Government urged to act on pavement parking
“It’s time for action on pavement parking”, the Government has been told in an ‘anniversary card’ delivered to 10 Downing Street today (22 November 2023).
It has been three years since the Department for Transport’s consultation into pavement parking in England closed.
Over 6,300 people signed the anniversary card calling for a response, delivered today by representatives from Living Streets, the UK charity for everyday walking.
Parking on the pavement is illegal in London. Elsewhere it is covered by criminal and civil law, with different rules in different parts of the country and vastly different experiences of enforcement.
Living Streets responded to the Department for Transport’s Managing Pavement Parking consultation in 2020, calling for clear laws and sharing evidence from their supporters about the issues pavement parking causes. Since then, 1,095 days have passed with no response.
Meanwhile in Scotland, a nationwide ban is being rolled out next month (11 December).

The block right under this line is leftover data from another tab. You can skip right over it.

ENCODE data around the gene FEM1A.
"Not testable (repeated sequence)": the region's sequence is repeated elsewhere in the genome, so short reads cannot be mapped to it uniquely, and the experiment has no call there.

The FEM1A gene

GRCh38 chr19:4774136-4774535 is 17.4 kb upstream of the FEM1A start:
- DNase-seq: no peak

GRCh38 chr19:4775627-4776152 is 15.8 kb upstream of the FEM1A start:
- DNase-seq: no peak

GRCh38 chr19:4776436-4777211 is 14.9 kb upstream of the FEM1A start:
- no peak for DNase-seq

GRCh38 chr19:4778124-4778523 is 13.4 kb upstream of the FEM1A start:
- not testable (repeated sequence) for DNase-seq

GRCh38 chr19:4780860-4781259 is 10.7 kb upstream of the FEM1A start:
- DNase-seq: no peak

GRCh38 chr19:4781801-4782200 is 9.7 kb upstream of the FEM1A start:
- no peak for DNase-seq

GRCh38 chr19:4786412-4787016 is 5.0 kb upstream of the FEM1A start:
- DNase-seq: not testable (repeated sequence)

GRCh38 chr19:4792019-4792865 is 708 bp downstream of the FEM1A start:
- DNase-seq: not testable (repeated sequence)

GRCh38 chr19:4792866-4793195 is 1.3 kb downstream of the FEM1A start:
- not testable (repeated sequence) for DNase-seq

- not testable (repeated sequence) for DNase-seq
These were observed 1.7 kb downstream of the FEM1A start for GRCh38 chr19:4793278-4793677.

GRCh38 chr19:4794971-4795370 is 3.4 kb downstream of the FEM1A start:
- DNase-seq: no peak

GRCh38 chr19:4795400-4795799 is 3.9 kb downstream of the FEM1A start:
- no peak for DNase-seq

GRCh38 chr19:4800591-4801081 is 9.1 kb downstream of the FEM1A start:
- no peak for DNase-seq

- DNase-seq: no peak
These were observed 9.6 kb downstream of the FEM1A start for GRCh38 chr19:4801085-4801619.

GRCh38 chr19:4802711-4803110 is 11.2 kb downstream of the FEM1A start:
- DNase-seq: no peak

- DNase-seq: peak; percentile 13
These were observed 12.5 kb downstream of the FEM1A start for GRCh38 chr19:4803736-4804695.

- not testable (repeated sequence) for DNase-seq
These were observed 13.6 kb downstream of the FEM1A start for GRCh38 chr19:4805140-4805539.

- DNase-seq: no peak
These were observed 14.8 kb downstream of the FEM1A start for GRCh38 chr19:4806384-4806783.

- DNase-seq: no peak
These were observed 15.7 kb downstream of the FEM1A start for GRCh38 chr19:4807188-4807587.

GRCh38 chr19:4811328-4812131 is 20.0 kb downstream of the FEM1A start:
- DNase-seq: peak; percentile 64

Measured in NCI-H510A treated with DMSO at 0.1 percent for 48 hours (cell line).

Stephen Edwards, Chief Executive, Living Streets said:
“Pavement parking affects us all. It makes streets inaccessible for older and disabled people and forces families with pushchairs into the road. The consultation was a welcome step, but three years is too long for a response. We need to know now how the Government intends to tackle pavement parking across England.
“Clear pavements need clear laws. We need a nationwide default ban, with the option to allow pavement parking in certain circumstances, as is currently available in London. This would be much easier for everyone to understand.”
Dr Amit Patel is a disability rights campaigner and Trustee of Living Streets. He is registered severely sight impaired (blind) having lost his sight overnight in 2013.
Dr Amit Patel said:
“Pavement parking makes navigating the streets even harder for someone like me who is visually impaired.
“I love walking my children to school but the journey can quickly become unsafe when someone blocks our path, forcing me into the road and into oncoming traffic. It’s dangerous, it’s scary and it needs to stop.”